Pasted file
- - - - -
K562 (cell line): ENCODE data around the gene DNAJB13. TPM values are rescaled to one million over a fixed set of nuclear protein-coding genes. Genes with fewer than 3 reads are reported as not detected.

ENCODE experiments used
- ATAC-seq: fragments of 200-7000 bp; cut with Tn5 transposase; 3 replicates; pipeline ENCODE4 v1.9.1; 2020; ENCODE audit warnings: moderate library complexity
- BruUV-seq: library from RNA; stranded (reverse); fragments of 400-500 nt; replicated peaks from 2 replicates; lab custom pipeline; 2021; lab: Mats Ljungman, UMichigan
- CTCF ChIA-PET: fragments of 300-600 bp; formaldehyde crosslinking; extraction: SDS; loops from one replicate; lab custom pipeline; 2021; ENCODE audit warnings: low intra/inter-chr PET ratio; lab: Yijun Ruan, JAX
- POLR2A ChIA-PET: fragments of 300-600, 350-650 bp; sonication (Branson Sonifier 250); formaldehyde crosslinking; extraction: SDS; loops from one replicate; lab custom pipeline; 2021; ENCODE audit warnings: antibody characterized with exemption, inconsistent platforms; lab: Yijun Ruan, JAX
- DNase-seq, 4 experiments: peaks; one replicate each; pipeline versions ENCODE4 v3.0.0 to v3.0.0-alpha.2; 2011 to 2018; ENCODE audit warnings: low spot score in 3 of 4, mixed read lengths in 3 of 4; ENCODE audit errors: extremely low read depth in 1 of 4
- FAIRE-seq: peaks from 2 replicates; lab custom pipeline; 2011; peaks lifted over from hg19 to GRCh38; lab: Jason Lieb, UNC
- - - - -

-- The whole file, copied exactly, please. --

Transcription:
K562 (cell line): ENCODE data around the gene DNAJB13. TPM values are rescaled to one million over a fixed set of nuclear protein-coding genes. Genes with fewer than 3 reads are reported as not detected.

ENCODE experiments used
- ATAC-seq: fragments of 200-7000 bp; cut with Tn5 transposase; 3 replicates; pipeline ENCODE4 v1.9.1; 2020; ENCODE audit warnings: moderate library complexity
- BruUV-seq: library from RNA; stranded (reverse); fragments of 400-500 nt; replicated peaks from 2 replicates; lab custom pipeline; 2021; lab: Mats Ljungman, UMichigan
- CTCF ChIA-PET: fragments of 300-600 bp; formaldehyde crosslinking; extraction: SDS; loops from one replicate; lab custom pipeline; 2021; ENCODE audit warnings: low intra/inter-chr PET ratio; lab: Yijun Ruan, JAX
- POLR2A ChIA-PET: fragments of 300-600, 350-650 bp; sonication (Branson Sonifier 250); formaldehyde crosslinking; extraction: SDS; loops from one replicate; lab custom pipeline; 2021; ENCODE audit warnings: antibody characterized with exemption, inconsistent platforms; lab: Yijun Ruan, JAX
- DNase-seq, 4 experiments: peaks; one replicate each; pipeline versions ENCODE4 v3.0.0 to v3.0.0-alpha.2; 2011 to 2018; ENCODE audit warnings: low spot score in 3 of 4, mixed read lengths in 3 of 4; ENCODE audit errors: extremely low read depth in 1 of 4
- FAIRE-seq: peaks from 2 replicates; lab custom pipeline; 2011; peaks lifted over from hg19 to GRCh38; lab: Jason Lieb, UNC